That's why we put together this expert-backed guide. People are unique, so what one person with anxiety finds helpful may not work with another. But these tips offer a good starting place for anyone looking to help a friend cope.
Acknowledge and accept their anxiety
"People are often dismissive of people experiencing anxiety," said Joseph McGuire, PhD, a pediatric psychologist, in an interview for the Johns Hopkins Medicine website. "With other medical illnesses, you may be able to see physical symptoms. But with anxiety, you don’t necessarily see what the person is dealing with."
That means people with anxiety have likely heard comments that made their struggles seem invalid or small. (Think: "Can't you just calm down?" or "This is not a big deal.") Simply acknowledging that you hear and believe them when they talk about their symptoms or struggles can be powerful. "It's important to be sensitive to what the person with anxiety is going through, even if it doesn’t make sense to you," Dr. McGuire said.
Take care of yourself first
If you're feeling tense, stressed, or overwhelmed, you won't be able to help your friend — in fact, they may pick up on and internalize those feelings. The most loving action you can take is to give yourself the time and space you need to restore your own equilibrium before trying to lend a hand to others. "It is difficult to help others if you are in significant distress. Make sure you are engaging in self-care strategies," Neda Gould, PhD, a clinical psychologist and director of the Mindfulness Program at Johns Hopkins, tells Refinery29.
You never have to feel guilty about finding and enforcing your own mental health boundaries. As the saying goes, don't set yourself on fire to keep others warm.
Ask how you can help
Again, people with anxiety may receive help differently. A good way to learn how you can best support a friend, family member, or roommate is to ask. If possible, approach them when they're not experiencing acute anxiety symptoms to ask if there's anything you can do to support them in general, or specifically when they're in the midst of a spiral.
But you can also check in when your friend is feeling anxious. When they're venting, "Ask the person if they would like some suggestions for a problem. Sometimes they just want to be heard," Dr. Gould says.
Practice active listening
A common misstep well-meaning friends and family members tend to make when trying to reassure someone with anxiety is to say something like, "It's going to be okay."
Your intention is good, says Dr. Aslinia. But your friend may know, logically, that everything is going to be okay, even while they're still trying to quiet the alarm bells going off in their brain. Trying to explain that to someone while in the midst of symptoms can feel exhausting or stressful. "You could create even more anxiety as you will become seen as yet another threat they need to neutralize," notes Dr. Aslinia.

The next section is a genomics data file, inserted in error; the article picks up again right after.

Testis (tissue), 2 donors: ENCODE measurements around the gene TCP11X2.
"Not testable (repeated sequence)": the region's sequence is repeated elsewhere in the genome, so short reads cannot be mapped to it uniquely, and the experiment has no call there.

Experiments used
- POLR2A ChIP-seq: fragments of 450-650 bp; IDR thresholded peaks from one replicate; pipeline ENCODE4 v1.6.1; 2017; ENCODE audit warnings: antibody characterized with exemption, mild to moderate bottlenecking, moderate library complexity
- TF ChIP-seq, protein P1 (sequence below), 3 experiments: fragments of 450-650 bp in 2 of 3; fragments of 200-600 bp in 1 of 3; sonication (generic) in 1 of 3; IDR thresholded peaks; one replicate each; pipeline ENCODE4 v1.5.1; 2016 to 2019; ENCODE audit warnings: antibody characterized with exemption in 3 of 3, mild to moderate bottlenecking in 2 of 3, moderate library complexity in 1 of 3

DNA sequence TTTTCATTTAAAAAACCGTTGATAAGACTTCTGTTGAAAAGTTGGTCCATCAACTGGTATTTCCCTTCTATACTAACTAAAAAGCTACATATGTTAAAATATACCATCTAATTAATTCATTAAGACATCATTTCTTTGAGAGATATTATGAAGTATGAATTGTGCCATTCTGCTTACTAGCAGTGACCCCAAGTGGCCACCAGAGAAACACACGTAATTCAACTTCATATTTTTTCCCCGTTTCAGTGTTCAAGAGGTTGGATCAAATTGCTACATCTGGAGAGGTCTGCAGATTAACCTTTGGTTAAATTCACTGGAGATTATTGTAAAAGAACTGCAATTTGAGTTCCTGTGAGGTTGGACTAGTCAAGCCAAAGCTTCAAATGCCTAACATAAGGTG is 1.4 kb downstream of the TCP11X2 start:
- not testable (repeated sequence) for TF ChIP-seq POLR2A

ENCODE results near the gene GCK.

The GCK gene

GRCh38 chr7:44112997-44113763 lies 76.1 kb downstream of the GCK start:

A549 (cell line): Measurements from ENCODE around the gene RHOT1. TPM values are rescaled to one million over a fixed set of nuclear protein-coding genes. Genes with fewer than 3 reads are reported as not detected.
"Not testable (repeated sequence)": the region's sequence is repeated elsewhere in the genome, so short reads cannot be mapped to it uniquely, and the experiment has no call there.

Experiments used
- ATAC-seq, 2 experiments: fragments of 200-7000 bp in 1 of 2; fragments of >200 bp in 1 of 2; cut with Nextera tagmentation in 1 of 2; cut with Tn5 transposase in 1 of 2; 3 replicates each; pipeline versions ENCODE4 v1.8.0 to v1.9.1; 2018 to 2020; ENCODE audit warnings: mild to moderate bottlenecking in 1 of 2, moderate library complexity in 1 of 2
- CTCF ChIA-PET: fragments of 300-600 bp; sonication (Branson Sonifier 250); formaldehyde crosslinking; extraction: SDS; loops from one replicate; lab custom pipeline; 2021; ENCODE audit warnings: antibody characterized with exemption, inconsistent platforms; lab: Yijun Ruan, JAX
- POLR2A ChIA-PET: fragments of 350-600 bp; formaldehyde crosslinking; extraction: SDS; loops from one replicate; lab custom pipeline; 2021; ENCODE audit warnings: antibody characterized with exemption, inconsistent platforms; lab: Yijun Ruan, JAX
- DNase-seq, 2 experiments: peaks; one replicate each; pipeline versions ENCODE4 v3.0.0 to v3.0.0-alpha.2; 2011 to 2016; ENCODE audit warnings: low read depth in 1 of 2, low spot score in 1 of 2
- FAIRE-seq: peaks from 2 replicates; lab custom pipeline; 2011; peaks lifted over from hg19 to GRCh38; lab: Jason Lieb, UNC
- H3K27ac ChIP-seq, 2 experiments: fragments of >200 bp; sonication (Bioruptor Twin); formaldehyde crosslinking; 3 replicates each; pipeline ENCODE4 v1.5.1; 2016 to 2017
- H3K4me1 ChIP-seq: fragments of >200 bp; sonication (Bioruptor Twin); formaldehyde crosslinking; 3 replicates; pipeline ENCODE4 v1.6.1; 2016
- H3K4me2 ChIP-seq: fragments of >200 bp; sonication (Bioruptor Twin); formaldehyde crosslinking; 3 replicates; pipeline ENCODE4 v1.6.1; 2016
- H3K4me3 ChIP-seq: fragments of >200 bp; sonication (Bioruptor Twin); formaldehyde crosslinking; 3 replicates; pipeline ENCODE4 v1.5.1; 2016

Instead, try to just listen. "Being an active, nonjudgemental listener can help create space for someone who is anxious and help them feel validated," Dr. Gould says. It's human nature to want to offer solutions, so don't beat yourself up if that's your instinct. But practice staying quiet, letting your friend speak, and acknowledging what they're saying without trying to fix it.
Start asking questions
In addition to listening, one simple way to help someone in the midst of an anxiety spiral is to ask calming questions. Dr. Aslinia suggests: "How are you feeling?"; "What's the worst thing that could happen?"; "Do you have a plan for this?"; and "Tell me what happens next," or "Walk me through your plan."
"Often, people struggling with anxiety fear the unknowns of what might happen," Dr. Aslinia says. "Help them process those fears with questions." That way, a clear path will begin to form on how they'll deescalate their anxiety."
Enlist professional help
Recognize that there's a limit to what you can offer. "While your help and presence might be great, if your loved one is constantly battling anxiety throughout the day, it’s time to reach out to a primary care physician or mental health professional," says Dr. Aslinia.
In general, anytime someone's anxiety is interfering with their daily life, it's a good time to suggest seeking help.